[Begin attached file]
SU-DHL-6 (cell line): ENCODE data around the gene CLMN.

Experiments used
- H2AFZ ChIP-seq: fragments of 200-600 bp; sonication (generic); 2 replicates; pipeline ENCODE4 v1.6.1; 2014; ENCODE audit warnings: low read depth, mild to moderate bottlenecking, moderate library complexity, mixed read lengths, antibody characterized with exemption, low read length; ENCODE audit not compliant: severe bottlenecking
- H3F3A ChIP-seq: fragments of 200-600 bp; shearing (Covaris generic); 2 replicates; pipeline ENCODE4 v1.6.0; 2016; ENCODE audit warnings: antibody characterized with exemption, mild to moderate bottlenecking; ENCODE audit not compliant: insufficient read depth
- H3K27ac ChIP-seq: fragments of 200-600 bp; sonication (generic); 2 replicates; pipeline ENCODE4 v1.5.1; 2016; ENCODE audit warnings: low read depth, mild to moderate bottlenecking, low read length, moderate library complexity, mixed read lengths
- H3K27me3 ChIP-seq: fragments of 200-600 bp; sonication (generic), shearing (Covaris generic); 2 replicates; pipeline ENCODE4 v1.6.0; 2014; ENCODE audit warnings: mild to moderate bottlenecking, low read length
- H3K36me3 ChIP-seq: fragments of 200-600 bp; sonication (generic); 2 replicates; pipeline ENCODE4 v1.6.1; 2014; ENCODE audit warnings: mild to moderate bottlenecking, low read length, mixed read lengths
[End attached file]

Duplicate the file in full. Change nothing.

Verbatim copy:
SU-DHL-6 (cell line): ENCODE data around the gene CLMN.

Experiments used
- H2AFZ ChIP-seq: fragments of 200-600 bp; sonication (generic); 2 replicates; pipeline ENCODE4 v1.6.1; 2014; ENCODE audit warnings: low read depth, mild to moderate bottlenecking, moderate library complexity, mixed read lengths, antibody characterized with exemption, low read length; ENCODE audit not compliant: severe bottlenecking
- H3F3A ChIP-seq: fragments of 200-600 bp; shearing (Covaris generic); 2 replicates; pipeline ENCODE4 v1.6.0; 2016; ENCODE audit warnings: antibody characterized with exemption, mild to moderate bottlenecking; ENCODE audit not compliant: insufficient read depth
- H3K27ac ChIP-seq: fragments of 200-600 bp; sonication (generic); 2 replicates; pipeline ENCODE4 v1.5.1; 2016; ENCODE audit warnings: low read depth, mild to moderate bottlenecking, low read length, moderate library complexity, mixed read lengths
- H3K27me3 ChIP-seq: fragments of 200-600 bp; sonication (generic), shearing (Covaris generic); 2 replicates; pipeline ENCODE4 v1.6.0; 2014; ENCODE audit warnings: mild to moderate bottlenecking, low read length
- H3K36me3 ChIP-seq: fragments of 200-600 bp; sonication (generic); 2 replicates; pipeline ENCODE4 v1.6.1; 2014; ENCODE audit warnings: mild to moderate bottlenecking, low read length, mixed read lengths